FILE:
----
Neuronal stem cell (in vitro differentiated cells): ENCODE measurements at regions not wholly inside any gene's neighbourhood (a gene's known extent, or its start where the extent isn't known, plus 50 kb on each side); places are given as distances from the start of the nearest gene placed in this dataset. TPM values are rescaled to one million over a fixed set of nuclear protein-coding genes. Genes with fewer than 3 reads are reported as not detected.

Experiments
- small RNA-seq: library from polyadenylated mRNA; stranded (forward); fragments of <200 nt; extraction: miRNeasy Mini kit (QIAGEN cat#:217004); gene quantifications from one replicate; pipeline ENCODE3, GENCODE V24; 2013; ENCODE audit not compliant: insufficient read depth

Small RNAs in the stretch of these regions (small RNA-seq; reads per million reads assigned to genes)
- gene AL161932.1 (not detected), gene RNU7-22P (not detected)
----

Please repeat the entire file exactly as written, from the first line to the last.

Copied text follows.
Neuronal stem cell (in vitro differentiated cells): ENCODE measurements at regions not wholly inside any gene's neighbourhood (a gene's known extent, or its start where the extent isn't known, plus 50 kb on each side); places are given as distances from the start of the nearest gene placed in this dataset. TPM values are rescaled to one million over a fixed set of nuclear protein-coding genes. Genes with fewer than 3 reads are reported as not detected.

Experiments
- small RNA-seq: library from polyadenylated mRNA; stranded (forward); fragments of <200 nt; extraction: miRNeasy Mini kit (QIAGEN cat#:217004); gene quantifications from one replicate; pipeline ENCODE3, GENCODE V24; 2013; ENCODE audit not compliant: insufficient read depth

Small RNAs in the stretch of these regions (small RNA-seq; reads per million reads assigned to genes)
- gene AL161932.1 (not detected), gene RNU7-22P (not detected)